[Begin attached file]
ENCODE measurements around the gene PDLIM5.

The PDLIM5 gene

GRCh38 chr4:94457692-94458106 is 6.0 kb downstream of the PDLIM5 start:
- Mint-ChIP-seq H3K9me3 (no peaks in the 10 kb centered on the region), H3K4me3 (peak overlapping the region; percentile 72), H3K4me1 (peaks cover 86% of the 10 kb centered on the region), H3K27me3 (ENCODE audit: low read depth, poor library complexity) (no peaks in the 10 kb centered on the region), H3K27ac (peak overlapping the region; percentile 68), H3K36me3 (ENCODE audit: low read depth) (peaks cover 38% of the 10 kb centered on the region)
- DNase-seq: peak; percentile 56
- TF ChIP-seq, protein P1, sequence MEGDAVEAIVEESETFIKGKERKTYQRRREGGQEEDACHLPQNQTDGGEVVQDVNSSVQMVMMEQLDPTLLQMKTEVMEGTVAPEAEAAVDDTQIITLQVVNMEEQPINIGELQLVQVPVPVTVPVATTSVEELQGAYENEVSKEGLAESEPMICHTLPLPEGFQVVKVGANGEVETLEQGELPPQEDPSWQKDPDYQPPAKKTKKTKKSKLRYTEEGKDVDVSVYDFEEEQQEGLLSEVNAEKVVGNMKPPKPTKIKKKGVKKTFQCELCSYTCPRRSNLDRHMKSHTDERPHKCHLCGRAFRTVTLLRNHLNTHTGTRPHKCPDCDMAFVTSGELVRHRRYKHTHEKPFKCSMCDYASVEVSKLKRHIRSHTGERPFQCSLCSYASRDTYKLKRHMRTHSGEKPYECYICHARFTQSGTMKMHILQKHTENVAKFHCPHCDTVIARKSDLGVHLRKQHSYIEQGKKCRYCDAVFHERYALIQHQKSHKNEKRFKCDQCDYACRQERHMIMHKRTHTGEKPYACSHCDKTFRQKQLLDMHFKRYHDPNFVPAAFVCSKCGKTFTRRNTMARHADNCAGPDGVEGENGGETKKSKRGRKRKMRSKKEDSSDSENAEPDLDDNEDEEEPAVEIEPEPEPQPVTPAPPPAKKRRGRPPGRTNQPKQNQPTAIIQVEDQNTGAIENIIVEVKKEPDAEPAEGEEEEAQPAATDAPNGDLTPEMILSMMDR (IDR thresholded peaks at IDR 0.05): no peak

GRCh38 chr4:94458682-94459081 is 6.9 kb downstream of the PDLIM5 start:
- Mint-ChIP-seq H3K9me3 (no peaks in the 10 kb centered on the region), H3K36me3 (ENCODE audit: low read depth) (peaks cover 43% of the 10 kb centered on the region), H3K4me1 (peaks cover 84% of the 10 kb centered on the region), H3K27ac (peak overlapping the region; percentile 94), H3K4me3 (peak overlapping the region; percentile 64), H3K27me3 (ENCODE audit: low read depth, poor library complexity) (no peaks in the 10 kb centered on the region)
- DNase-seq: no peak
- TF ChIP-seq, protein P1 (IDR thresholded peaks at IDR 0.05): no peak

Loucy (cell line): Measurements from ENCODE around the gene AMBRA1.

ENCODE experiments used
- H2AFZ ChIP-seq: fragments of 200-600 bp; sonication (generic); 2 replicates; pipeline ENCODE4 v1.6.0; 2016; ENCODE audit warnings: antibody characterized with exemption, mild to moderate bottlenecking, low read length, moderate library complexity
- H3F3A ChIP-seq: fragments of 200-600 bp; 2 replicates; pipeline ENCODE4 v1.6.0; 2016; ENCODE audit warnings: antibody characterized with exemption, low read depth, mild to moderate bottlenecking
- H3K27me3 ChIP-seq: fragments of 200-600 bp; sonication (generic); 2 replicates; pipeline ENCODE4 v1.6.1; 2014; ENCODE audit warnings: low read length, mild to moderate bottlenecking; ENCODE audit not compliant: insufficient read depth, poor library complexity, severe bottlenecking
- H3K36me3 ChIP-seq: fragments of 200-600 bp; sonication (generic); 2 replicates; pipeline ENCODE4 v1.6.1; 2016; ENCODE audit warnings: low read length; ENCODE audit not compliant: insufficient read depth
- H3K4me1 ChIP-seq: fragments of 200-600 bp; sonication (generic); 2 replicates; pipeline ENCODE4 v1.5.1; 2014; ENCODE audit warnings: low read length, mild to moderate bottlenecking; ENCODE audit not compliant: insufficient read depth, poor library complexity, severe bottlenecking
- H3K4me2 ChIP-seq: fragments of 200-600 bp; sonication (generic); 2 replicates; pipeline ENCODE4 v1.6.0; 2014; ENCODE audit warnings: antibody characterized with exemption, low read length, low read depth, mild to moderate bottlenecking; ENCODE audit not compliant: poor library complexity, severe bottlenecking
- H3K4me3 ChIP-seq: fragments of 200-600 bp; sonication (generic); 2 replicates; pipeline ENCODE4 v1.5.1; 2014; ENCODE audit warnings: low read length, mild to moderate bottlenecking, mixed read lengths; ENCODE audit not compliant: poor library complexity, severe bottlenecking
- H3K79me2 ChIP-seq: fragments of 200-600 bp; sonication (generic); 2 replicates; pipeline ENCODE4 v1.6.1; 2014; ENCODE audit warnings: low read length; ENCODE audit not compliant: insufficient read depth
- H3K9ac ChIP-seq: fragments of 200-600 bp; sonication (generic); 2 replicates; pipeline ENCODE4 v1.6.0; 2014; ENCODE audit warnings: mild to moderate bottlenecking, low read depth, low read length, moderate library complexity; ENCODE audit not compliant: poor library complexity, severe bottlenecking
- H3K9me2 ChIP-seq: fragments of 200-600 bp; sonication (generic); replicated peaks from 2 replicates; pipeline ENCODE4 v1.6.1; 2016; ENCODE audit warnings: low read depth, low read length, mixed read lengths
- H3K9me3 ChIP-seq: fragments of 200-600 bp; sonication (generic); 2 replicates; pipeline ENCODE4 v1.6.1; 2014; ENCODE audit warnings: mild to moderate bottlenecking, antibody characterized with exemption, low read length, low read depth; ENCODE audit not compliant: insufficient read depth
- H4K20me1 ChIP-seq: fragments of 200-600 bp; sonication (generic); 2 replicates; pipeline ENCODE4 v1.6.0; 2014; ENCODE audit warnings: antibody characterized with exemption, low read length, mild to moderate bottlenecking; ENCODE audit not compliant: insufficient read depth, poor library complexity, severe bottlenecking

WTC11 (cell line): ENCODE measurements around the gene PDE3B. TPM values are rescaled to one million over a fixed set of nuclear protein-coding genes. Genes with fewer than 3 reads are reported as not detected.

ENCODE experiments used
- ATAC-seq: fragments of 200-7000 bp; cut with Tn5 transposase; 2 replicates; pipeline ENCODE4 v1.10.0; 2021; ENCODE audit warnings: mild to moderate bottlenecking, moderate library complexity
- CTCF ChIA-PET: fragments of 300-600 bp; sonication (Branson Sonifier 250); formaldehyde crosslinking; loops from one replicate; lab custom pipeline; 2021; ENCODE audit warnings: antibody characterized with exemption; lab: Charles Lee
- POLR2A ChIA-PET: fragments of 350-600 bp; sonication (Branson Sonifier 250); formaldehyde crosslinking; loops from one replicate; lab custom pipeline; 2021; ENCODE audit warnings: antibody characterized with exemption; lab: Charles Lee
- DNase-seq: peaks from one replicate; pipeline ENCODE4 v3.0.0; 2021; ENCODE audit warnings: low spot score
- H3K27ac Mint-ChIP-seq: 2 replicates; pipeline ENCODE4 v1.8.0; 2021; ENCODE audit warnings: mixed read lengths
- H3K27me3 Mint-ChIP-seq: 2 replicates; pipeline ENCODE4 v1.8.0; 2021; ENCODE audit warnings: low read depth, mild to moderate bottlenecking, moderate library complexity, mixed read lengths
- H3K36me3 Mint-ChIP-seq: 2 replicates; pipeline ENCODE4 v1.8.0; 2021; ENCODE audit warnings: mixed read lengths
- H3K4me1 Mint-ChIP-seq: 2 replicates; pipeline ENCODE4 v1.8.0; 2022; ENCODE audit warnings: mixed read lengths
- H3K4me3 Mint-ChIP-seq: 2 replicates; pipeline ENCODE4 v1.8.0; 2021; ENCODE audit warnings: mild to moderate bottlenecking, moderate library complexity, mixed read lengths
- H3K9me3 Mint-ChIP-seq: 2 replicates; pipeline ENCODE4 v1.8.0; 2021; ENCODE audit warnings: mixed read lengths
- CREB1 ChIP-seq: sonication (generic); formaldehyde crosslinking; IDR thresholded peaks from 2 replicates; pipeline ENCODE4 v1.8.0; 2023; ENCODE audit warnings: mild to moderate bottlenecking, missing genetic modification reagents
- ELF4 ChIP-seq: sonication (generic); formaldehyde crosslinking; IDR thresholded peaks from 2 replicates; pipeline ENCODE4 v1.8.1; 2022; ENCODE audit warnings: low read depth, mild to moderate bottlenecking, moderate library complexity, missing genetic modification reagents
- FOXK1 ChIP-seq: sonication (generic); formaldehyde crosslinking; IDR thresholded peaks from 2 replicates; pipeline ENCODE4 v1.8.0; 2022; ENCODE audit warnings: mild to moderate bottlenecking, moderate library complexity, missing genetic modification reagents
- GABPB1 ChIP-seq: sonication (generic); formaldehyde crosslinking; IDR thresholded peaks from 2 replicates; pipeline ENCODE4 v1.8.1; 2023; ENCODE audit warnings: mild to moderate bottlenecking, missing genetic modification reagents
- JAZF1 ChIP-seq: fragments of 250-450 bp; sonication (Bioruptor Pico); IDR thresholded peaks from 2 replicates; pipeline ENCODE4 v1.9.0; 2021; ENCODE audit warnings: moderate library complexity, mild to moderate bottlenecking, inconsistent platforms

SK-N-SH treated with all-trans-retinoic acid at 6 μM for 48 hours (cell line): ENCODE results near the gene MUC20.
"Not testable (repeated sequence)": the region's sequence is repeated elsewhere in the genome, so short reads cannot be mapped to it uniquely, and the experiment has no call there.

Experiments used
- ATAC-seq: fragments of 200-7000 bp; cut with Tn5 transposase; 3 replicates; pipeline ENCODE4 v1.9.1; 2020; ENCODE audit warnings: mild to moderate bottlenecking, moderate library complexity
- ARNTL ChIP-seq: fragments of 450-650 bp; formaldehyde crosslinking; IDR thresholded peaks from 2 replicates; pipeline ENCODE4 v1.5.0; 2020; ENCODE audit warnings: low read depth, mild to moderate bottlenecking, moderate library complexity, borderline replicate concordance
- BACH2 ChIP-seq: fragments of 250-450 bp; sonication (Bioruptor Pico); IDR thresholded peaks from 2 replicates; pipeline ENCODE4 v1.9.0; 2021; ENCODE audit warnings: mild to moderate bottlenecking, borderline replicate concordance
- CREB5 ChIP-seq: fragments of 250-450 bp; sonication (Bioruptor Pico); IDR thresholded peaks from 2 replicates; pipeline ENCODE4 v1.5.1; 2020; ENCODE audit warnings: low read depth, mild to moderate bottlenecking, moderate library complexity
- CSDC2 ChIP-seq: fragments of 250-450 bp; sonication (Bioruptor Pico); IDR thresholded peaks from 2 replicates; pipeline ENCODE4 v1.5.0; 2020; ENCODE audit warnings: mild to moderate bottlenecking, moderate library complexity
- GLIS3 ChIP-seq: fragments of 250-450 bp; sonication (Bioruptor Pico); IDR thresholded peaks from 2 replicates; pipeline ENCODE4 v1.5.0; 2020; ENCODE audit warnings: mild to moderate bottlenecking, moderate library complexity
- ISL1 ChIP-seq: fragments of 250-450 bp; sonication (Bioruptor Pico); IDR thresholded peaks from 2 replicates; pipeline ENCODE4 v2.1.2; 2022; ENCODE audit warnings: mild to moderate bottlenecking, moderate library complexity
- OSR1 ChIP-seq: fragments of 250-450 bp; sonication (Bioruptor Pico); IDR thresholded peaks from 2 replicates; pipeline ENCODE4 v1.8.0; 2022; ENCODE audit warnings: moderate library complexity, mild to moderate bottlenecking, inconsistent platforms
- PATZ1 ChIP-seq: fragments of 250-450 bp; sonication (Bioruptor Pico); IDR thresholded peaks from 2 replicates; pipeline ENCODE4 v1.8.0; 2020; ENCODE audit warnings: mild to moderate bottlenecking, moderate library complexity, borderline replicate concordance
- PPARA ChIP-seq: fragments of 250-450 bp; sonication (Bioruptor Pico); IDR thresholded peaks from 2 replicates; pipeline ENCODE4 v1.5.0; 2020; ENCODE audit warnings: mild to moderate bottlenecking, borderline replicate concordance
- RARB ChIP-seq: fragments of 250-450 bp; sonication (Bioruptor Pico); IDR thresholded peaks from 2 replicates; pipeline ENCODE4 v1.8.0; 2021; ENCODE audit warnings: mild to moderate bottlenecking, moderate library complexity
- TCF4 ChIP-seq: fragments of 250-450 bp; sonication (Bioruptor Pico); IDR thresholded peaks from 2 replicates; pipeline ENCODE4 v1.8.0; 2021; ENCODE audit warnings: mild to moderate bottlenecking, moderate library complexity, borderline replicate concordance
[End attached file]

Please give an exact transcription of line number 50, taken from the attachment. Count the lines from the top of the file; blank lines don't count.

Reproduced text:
- GLIS3 ChIP-seq: fragments of 250-450 bp; sonication (Bioruptor Pico); IDR thresholded peaks from 2 replicates; pipeline ENCODE4 v1.5.0; 2020; ENCODE audit warnings: mild to moderate bottlenecking, moderate library complexity